Poulin, J.-F., Villard, M.-A., Edman, M., Goulet, P. J., and Ericksson, A.-M. (2008). Thresholds in nesting habitat requirements of an old forest specialist, the Brown Creeper (Certhia americana), as conservation targets. Biol. Conserv. 141, 1129–1137. doi: 10.1016/j.biocon.2008.02.012
Saino, N., Ambrosini, R., Caprioli, M., Romano, A., Romano, M., Rubolini, D., et al. (2017). Sex-dependent carry-over effects on timing of reproduction and fecundity of a migratory bird. J. Anim. Ecol. 86, 239–249. doi: 10.1111/1365-2656.12625
Schmidt, K. A., Johansson, J., Kristensen, N., Massol, F., and Jonzén, N. (2015). Consequences of information use in breeding habitat selection on the evolution of settlement time. Oikos 124, 69–80. doi: 10.1111/oik.01483
Schmidt, K. A., and Ostfeld, R. S. (2003). Songbird populations in fluctuating environments: predator responses to pulsed resources. Ecology 84, 406–415. doi: 10.1890/0012-9658(2003)084[0406:spifep]2.0.co;2
Schmidt, K. A., Ostfeld, R. S., and Smyth, K. N. (2006). Spatial heterogeneity in predator activity, nest survivorship, and nest-site selection in two forest thrushes. Oecologia 148, 22–29. doi: 10.1007/s00442-005-0340-9
Schmidt, K. A., Rush, S. A., and Ostfeld, R. S. (2008). Wood thrush nest success and post-fledging survival across a temporal pulse of small mammal abundance in an oak forest. J. Anim. Ecol. 77, 830–837. doi: 10.1111/j.1365-2656.2008.01378.x
Streby, H. M., Refsnider, J. M., Peterson, S. M., and Anderson, D. E. (2014). Retirement investment theory explains patterns in songbird nest-site choice. Proc. Royal Soc. B 281:20131834. doi: 10.1098/rspb.2013.1834
Thériault, S., Villard, M.-A., and Haché, S. (2012). Habitat selection in site-faithful ovenbirds and recruits in the absence of experimental attraction. Behav. Ecol. 23, 1289–1295. doi: 10.1093/beheco/ars119
Vernouillet, A., Villard, M.-A., and Haché, S. (2014). ENSO, nest predation risk, food abundance, and male status fail to explain annual variation in the apparent survival rate of a migratory songbird. PLoS One 9:e113844. doi: 10.1371/journal.pone.0113844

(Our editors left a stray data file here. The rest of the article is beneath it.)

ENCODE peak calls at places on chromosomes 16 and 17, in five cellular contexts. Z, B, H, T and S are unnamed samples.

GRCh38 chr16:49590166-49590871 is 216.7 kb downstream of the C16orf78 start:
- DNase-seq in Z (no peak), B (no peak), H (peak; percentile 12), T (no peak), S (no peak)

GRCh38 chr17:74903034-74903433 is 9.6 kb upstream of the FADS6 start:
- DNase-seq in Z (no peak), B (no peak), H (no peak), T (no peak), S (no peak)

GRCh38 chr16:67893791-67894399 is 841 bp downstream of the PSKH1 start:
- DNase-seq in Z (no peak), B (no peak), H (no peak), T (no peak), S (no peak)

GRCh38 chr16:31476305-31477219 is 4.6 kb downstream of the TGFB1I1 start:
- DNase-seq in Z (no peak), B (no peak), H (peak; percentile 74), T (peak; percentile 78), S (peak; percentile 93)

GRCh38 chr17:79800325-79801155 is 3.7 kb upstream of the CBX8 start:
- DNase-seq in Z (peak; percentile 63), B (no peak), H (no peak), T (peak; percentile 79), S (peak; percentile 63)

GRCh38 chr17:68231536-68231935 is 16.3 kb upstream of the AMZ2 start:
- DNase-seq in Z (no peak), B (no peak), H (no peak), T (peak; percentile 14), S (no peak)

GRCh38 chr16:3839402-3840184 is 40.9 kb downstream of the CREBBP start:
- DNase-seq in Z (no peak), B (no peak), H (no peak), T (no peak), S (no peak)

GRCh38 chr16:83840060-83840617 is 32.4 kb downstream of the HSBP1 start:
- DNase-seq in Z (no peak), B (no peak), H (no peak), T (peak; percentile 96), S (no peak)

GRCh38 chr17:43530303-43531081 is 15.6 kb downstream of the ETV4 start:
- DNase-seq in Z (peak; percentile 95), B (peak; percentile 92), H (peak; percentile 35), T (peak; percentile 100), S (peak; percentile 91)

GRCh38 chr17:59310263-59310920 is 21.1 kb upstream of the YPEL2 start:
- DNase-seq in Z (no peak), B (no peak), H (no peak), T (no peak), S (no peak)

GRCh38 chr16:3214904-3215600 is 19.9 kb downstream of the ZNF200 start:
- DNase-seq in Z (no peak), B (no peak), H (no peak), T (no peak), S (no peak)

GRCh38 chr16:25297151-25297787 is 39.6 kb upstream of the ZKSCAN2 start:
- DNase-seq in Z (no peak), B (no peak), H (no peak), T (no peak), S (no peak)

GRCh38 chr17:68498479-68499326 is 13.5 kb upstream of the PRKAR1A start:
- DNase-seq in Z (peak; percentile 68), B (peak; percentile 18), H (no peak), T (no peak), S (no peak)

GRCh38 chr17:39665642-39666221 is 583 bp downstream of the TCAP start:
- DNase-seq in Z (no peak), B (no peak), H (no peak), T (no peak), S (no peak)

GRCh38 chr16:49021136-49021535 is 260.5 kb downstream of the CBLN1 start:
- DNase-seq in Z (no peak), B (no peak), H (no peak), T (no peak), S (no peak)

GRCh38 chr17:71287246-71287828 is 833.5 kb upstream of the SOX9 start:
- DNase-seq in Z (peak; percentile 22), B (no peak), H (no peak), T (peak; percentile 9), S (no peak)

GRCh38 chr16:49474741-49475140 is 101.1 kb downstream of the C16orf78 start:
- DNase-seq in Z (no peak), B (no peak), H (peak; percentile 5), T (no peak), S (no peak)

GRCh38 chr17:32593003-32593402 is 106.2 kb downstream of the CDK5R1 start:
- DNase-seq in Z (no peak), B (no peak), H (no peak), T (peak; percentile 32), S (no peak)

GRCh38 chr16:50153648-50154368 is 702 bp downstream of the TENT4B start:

Wilson, R. R., Hooten, M. B., Strobel, B. N., and Shivik, J. A. (2010). Accounting for individuals, uncertainty, and multiscale clustering in core area estimation. J. Wildl. Manag. 74, 1343–1352. doi: 10.1111/j.1937-2817.2010.tb01256.x
Keywords: avian productivity, behavioral response, landscapes of fear, resource pulses, northern hardwoods forest, mast-seeding events, predator–prey relationships
Citation: Vernouillet A, Fortin M-J, Fiola M-L and Villard M-A (2020) Do Female Songbirds Avoid a Mammalian Nest Predator When Selecting Their Nest Site? Front. Ecol. Evol. 8:571456. doi: 10.3389/fevo.2020.571456
Received: 10 June 2020; Accepted: 29 October 2020;
Published: 19 November 2020.
Edited by:Guy Gilles Beauchamp, Independent Researcher, Montreal, Canada
Reviewed by:Chelsey Paquette, Bishop’s University, Canada
Patrick Bergeron, Bishop’s University, Canada
Copyright © 2020 Vernouillet, Fortin, Fiola and Villard. This is an open-access article distributed under the terms of the Creative Commons Attribution License (CC BY). The use, distribution or reproduction in other forums is permitted, provided the original author(s) and the copyright owner(s) are credited and that the original publication in this journal is cited, in accordance with accepted academic practice. No use, distribution or reproduction is permitted which does not comply with these terms.
*Correspondence: Marc-André Villard, firstname.lastname@example.org